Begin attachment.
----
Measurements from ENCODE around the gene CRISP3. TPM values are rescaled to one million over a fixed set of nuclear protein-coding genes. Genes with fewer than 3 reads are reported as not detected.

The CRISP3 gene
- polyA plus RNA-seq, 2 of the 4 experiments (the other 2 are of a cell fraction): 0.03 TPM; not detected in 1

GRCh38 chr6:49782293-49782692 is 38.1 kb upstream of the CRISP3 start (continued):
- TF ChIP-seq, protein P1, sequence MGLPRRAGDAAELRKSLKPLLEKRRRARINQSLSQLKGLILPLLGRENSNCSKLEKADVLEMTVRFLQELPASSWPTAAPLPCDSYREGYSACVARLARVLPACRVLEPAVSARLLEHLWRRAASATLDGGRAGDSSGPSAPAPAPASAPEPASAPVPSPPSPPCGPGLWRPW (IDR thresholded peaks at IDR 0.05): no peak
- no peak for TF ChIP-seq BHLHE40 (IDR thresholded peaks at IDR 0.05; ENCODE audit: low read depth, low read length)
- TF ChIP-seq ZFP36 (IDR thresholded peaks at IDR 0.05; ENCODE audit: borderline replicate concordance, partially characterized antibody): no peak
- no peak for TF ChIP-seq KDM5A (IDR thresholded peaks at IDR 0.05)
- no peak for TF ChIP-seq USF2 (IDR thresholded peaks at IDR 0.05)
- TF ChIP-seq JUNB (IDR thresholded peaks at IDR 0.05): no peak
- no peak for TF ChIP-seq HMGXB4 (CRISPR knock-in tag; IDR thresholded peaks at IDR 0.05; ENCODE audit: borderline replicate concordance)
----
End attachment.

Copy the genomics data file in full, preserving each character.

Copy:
Measurements from ENCODE around the gene CRISP3. TPM values are rescaled to one million over a fixed set of nuclear protein-coding genes. Genes with fewer than 3 reads are reported as not detected.

The CRISP3 gene
- polyA plus RNA-seq, 2 of the 4 experiments (the other 2 are of a cell fraction): 0.03 TPM; not detected in 1

GRCh38 chr6:49782293-49782692 is 38.1 kb upstream of the CRISP3 start (continued):
- TF ChIP-seq, protein P1, sequence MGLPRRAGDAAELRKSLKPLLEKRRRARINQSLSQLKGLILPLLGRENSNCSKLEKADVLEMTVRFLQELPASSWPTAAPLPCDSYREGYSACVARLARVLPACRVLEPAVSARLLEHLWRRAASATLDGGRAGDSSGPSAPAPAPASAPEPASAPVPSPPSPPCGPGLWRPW (IDR thresholded peaks at IDR 0.05): no peak
- no peak for TF ChIP-seq BHLHE40 (IDR thresholded peaks at IDR 0.05; ENCODE audit: low read depth, low read length)
- TF ChIP-seq ZFP36 (IDR thresholded peaks at IDR 0.05; ENCODE audit: borderline replicate concordance, partially characterized antibody): no peak
- no peak for TF ChIP-seq KDM5A (IDR thresholded peaks at IDR 0.05)
- no peak for TF ChIP-seq USF2 (IDR thresholded peaks at IDR 0.05)
- TF ChIP-seq JUNB (IDR thresholded peaks at IDR 0.05): no peak
- no peak for TF ChIP-seq HMGXB4 (CRISPR knock-in tag; IDR thresholded peaks at IDR 0.05; ENCODE audit: borderline replicate concordance)